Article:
“I believe the reports we just released will leave the reader asking one question: How could so many people have participated in this misconduct?” David Montoya, HUD inspector general, said in a statement. “The answer: simple greed.”
HUD investigators launched their inquiries soon after news of the banks’ practices caused a national uproar in late 2010, and government officials used their findings as they negotiated a recent landmark $25 billion settlement with the banks.
HUD reviewed foreclosure practices at all five banks involved in the recent settlement — Bank of America, JPMorgan Chase, Wells Fargo, Citigroup and Ally Financial. They issued subpoenas, pored over personnel files, conducted interviews with scores of employees and examined the quality control measures — or lack thereof — at the banks’ mortgage servicing units.
Repeatedly, according to the report, investigators were hampered by poor record-keeping at the banks, sluggish responses to requests for documents and an unwillingness to make employees available for interviews or to allow them to answer detailed questions at the virtual foreclosure factories where they worked.
Nevertheless, investigators pieced together a picture of a deeply flawed system riddled with errors, where employees often had little or no training, where managers encouraged wrongdoing and where haste trumped all else.
At Bank of America, for instance, performance reviews revealed that employees often were judged based on how quickly they worked and how many files they churned through, the HUD report stated. One manager noted in an employee review: “Your stats so far this year are as follows: Affidavits 46.97 per hour (standard is 49 per hour), Assignments 54.74 per hour (standard is 51 per hour) and DocEx 49.67 per hour (standard is 46 per hour).”
At Chase, operations supervisors “routinely signed foreclosure documents, including affidavits, certifying that they had personal knowledge of the facts when they did not,” nor did those supervisors bother to verify the accuracy of the documents they signed, according to the report.
In addition, the supervisors said in interviews with HUD officials that they often signed affidavits as an “assistant secretary” or “vice president” of Chase, when those were not their official titles. Rather, they were given those titles by Chase for the sole purpose of allowing them to sign legal documents. The titles came with no other duties or authority, the report said.
In one review of 36 foreclosure filings, Chase was able to provide documents showing the amount the borrowers presumably owed in only four of the cases. Of those, three proved inaccurate, investigators said.
At Wells Fargo, according to the report, numerous employees hired as so-called robo-signers had little or no education beyond high school and little or no experience in banking or real estate. One employee with the title of “vice president of loan documentation” had previously worked at a pizza restaurant and as a bank teller. Another had been a department store cashier and a day-care worker.
At Wells Fargo, the report said, employees faced ever-shrinking time frames to process the tidal wave of paperwork. In one March 2008 e-mail, employees were told that they would be required to sign the more than 100 affidavits they received at 9 a.m. each day by noon the same day.
One mid-level manager at the bank told investigators that she discreetly undertook a two-week study in which she and her staff actually read and verified the documents before signing them. Her goal, she said, was “to conclusively show that her department was understaffed and what staffing level would be required to properly prepare and sign the affidavits.”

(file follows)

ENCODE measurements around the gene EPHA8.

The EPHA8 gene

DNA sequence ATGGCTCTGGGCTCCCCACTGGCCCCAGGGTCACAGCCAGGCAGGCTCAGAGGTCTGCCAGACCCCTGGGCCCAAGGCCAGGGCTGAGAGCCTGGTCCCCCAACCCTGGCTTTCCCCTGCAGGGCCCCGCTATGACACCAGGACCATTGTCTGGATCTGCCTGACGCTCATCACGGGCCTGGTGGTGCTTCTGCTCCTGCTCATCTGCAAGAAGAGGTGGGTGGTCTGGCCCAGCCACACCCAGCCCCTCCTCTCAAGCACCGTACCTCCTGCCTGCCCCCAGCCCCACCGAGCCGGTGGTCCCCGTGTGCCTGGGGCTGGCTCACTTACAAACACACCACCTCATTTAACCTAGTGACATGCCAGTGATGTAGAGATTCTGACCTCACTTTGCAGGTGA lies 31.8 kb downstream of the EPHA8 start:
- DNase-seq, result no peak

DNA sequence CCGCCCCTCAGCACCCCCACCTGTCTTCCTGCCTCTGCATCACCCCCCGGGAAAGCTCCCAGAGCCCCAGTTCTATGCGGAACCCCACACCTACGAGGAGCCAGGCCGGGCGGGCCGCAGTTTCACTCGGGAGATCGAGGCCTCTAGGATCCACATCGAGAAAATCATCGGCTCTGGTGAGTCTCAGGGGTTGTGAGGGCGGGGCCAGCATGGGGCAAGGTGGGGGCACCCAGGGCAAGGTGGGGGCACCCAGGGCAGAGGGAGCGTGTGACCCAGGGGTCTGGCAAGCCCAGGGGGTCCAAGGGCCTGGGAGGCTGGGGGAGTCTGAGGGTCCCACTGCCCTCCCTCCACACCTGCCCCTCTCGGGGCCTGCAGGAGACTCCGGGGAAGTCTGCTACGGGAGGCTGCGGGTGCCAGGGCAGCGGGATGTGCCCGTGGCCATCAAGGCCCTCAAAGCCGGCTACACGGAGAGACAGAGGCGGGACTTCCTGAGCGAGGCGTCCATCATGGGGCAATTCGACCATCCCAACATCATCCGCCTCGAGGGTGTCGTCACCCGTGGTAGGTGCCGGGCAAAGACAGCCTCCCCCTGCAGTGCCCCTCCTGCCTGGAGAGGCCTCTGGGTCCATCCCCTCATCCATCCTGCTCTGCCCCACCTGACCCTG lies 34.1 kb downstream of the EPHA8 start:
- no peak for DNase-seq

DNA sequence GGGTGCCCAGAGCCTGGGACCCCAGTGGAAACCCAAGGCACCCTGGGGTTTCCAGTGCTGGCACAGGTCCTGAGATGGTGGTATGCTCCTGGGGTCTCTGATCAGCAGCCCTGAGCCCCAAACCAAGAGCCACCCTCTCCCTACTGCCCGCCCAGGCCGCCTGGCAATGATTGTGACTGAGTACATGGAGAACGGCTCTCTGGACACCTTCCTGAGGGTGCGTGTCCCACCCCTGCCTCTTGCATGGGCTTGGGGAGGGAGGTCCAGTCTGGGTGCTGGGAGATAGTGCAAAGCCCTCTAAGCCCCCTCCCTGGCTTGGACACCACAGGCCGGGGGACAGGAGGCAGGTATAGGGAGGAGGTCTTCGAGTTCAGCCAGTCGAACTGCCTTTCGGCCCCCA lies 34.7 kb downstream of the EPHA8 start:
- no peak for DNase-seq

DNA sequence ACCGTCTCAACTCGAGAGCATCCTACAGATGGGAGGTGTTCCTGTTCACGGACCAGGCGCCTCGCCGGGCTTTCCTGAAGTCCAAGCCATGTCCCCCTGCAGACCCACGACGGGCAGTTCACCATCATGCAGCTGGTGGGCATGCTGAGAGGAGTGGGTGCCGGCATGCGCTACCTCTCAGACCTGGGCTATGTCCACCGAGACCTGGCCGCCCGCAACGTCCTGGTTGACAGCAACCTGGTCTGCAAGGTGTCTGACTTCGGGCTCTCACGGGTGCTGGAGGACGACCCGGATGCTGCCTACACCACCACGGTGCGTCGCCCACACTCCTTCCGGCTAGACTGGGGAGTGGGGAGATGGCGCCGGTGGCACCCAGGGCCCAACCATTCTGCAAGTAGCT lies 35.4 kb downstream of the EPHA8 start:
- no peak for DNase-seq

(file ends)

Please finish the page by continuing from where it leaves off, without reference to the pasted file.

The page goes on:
Within a few days, however, higher-level managers noticed a growing paperwork backlog. “The midlevel manager was directed to stop the study and return to the practice of signing affidavits without reading or verifying data,” the HUD report said.
At Citigroup, some employees told investigators that they signed as many as 200 documents a day and that the numbers grew over time. One employee “indicated that he would sometimes receive 1- to 2-inch stacks of documents multiple times in a day,” the report said.
At Ally Financial, one employee “routinely” signed 400 foreclosure affidavits per day and up to 10,000 affidavits per month, and notaries routinely approved documents for which they didn’t witness the signatures.
“The memorandum references activities from over a year ago that have been addressed as we do all we can to modify loans when possible and to ensure foreclosures are fair when they are unavoidable,” Bank of America spokesman Rick Simon said in response to the HUD report’s findings.
Citigroup responded that the bank has strengthened the way it processes foreclosures. “Since 2007, Citi has worked hard to help families in their efforts to avoid potential foreclosure and stay in their homes,” the bank said in a statement. “Further, as the volume of foreclosures increased in 2009, Citi self-identified opportunities to improve its foreclosure processes and proactively undertook actions to enhance its policies and controls. These included: consolidating operations into one central unit; significantly reinforcing the size and training of our staff; and tightening control processes.”
The long-awaited settlement with the banks filed Monday in federal court is intended in part to end the unsavory practices detailed by HUD investigators. In addition to the $25 billion designated to help struggling borrowers and compensate foreclosed homeowners, the deal includes measures aimed at forcing banks to overhaul the way they pursue foreclosure cases and the way they deal with homeowners hoping to modify loans.
The settlement, which must be decided on by a federal judge, also creates a full-time monitor’s position to oversee and enforce the terms of the agreement if banks fail to make the required changes.